This TV movie commissioned by Showtime (cable channel) was a remake of the 1943 Humphrey Bogart classic and starred actor Jim Belushi as Master Sergeant Joe Gunn. The movie was directed by English-Australian filmmaker and author, Brian Trenchard-Smith (“The Siege of Firebase Gloria” 1989). The script is very close to the 1943 classic so it has brought a new generation a color version of the movie. Besides being in color, it has more realistic combat scenes with more authentic looking wounds. The film was made on location at Port Stephens, New South Wales, Australia. The German soldiers were played by 130 Royal Australian Air Force (RAAF) and Australian Army personnel. The German fighter in the movie is a Fiat G.59 (a post war version of the Italian Fiat G.55) painted in Luftwaffe desert camouflage and markings. Probably because there was only one M3 Lee tank available, the movie had a slightly different ending. After the thirst-crazed Germans surrendered at the well and were captured, a British Long Range Desert Patrol arrived later and took charge of the prisoners.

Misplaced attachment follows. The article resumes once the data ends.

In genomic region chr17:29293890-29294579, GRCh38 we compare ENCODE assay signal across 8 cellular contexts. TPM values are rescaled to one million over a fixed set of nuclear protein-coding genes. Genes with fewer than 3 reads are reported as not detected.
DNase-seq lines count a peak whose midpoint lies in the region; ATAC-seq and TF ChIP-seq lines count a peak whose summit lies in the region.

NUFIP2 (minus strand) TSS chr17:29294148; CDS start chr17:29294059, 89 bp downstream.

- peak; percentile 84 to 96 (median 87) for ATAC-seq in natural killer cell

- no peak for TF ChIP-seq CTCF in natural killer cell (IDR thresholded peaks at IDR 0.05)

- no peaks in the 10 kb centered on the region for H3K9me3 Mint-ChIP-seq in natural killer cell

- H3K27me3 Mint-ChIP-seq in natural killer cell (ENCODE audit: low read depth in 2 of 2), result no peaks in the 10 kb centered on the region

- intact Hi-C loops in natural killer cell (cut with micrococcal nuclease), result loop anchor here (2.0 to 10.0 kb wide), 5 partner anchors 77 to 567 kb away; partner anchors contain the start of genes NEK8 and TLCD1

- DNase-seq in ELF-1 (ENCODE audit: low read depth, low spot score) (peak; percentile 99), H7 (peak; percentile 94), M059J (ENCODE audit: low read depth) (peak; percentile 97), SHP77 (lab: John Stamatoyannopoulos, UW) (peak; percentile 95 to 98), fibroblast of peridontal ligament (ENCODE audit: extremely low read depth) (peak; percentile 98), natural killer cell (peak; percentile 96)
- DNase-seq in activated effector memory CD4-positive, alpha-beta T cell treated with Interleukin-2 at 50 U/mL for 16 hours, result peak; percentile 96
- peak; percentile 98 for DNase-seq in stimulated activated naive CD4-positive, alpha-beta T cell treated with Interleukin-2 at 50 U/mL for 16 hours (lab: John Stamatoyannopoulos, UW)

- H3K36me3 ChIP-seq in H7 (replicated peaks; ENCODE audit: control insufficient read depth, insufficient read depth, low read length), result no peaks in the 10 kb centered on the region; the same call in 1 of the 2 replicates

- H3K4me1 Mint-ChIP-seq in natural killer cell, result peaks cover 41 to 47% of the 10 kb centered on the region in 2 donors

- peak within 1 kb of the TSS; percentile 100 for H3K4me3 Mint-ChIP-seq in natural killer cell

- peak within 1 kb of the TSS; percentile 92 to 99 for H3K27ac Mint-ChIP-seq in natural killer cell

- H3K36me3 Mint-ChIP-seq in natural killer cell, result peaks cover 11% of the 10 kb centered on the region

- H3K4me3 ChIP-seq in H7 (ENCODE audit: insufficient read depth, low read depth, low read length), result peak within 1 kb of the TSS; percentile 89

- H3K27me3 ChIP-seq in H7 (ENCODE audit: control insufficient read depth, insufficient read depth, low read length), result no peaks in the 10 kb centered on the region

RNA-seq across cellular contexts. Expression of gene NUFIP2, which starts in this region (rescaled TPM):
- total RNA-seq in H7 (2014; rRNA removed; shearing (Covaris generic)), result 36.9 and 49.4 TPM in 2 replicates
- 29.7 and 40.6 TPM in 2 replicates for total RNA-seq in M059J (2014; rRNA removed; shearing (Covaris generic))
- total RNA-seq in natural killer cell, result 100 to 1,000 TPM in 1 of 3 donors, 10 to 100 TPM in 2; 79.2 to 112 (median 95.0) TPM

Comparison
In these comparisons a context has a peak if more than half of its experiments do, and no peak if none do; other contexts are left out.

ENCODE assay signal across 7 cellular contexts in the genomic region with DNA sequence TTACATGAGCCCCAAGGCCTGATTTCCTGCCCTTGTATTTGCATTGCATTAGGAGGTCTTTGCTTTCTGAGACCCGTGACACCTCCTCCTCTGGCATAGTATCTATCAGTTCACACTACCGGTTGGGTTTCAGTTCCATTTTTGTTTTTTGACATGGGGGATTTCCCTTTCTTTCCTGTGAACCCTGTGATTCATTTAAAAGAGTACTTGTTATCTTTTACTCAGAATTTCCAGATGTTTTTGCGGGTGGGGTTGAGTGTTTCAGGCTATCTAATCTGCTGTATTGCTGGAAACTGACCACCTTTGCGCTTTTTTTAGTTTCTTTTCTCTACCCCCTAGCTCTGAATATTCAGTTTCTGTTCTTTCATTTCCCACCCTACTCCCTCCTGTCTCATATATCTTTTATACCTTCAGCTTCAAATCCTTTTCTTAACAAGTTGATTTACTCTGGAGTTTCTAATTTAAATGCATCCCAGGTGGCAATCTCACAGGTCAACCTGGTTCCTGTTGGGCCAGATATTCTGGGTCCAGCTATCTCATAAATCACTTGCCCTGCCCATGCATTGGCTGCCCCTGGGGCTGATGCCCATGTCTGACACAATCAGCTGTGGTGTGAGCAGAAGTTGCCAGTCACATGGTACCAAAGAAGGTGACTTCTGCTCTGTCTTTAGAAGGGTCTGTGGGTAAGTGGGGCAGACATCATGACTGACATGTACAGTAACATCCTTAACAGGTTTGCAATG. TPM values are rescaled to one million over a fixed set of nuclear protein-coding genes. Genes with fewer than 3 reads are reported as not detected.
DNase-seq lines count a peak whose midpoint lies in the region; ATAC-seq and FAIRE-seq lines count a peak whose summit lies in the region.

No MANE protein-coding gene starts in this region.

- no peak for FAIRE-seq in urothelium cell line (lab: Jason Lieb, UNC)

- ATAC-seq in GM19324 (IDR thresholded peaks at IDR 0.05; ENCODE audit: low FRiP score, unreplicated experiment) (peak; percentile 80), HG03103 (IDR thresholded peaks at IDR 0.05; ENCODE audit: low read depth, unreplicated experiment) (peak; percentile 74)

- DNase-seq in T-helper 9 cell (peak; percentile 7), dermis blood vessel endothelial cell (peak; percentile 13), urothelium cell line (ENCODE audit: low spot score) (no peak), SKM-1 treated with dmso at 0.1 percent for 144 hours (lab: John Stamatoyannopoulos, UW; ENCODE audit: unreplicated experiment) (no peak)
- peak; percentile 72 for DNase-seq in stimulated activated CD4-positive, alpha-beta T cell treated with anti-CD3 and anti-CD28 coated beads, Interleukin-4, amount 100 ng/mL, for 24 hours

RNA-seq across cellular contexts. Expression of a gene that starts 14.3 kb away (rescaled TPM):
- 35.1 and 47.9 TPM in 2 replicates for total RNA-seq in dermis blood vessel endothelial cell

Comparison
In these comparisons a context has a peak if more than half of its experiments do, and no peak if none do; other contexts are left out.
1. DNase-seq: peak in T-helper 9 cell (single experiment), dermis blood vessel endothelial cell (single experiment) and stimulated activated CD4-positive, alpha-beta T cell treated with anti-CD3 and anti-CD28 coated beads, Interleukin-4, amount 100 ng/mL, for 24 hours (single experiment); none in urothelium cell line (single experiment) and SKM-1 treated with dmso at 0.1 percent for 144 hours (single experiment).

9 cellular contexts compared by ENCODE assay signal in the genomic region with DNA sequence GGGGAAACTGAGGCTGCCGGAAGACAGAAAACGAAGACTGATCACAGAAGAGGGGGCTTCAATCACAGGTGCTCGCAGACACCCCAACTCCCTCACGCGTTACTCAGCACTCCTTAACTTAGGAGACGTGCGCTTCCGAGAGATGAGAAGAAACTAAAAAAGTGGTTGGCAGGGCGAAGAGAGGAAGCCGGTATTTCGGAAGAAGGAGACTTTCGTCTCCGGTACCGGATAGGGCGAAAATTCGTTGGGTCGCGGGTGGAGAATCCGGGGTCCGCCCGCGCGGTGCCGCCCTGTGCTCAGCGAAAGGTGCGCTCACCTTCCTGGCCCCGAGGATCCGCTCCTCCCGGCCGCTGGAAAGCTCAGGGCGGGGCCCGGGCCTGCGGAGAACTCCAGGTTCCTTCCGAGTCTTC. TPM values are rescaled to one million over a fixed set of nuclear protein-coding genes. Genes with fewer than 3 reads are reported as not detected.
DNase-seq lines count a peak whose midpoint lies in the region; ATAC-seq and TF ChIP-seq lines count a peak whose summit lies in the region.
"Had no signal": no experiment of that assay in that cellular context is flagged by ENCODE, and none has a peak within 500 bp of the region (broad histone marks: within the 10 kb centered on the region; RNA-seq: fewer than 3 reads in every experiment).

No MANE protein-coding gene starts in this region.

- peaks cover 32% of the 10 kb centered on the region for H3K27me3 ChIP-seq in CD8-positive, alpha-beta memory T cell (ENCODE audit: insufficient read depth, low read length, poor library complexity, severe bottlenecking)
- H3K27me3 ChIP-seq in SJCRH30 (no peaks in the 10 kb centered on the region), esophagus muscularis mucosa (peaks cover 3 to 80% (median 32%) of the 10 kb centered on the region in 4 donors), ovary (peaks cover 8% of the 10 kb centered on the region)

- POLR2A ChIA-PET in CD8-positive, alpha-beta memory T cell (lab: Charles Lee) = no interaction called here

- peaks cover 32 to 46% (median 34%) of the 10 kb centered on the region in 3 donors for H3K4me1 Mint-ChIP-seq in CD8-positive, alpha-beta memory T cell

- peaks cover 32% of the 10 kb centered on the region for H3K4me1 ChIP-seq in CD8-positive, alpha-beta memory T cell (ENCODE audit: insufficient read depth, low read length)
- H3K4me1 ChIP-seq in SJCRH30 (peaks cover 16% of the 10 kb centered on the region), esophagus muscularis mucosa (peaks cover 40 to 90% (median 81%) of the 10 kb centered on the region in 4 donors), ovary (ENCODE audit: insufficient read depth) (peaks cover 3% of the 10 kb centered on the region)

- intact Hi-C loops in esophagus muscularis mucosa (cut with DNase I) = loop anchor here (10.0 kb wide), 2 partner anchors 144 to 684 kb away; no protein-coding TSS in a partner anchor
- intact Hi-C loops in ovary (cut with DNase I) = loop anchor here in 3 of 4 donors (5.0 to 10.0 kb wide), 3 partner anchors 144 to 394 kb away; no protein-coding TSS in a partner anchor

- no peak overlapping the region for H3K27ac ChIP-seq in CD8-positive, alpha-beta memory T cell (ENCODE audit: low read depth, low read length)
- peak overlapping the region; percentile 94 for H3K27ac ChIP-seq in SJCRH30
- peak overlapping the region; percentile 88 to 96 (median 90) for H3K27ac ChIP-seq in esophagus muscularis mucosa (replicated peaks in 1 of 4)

The M3 Lee tank used as LULUBELLE in this movie was an original WWII M3 Lee but it was the version that was supplied to Australia. The commander’s cupola with the .30 caliber MG was omitted and it was equipped with WE210 rubber double-I tracks. Sorry for the poor quality photo.

Master Sergeant Joe Gunn (Jim Belushi) standing next to LULUBELLE. Another small difference, in the 1943 B/W classic Bogart wore the WWII tanker’s overalls while in the 1995 remake Belushi wore a sweat soaked t-shirt most of the time.

Video: Remake Recon: Sahara (1943) & (1995)

Video: M3 General Lee in action

Video: The British Lee tank (that is not a Grant)


Armortek M3 Lee / Grant Medium Tank – 2018

Academy 13206 US Medium Tank M3 Lee – 2006
Academy 13212 M3 GRANT – 2008
Airfix A1370 M3 Grant – 2020 Future
Dragon 6642 Pz.Kpfw.III (5cm) Ausf.H Sd.Kfz.141 Late Production – 2012
Dragon 6911 Sd.Kfz.250/3 “Greif” Rommel’s Command Half-Track – 2020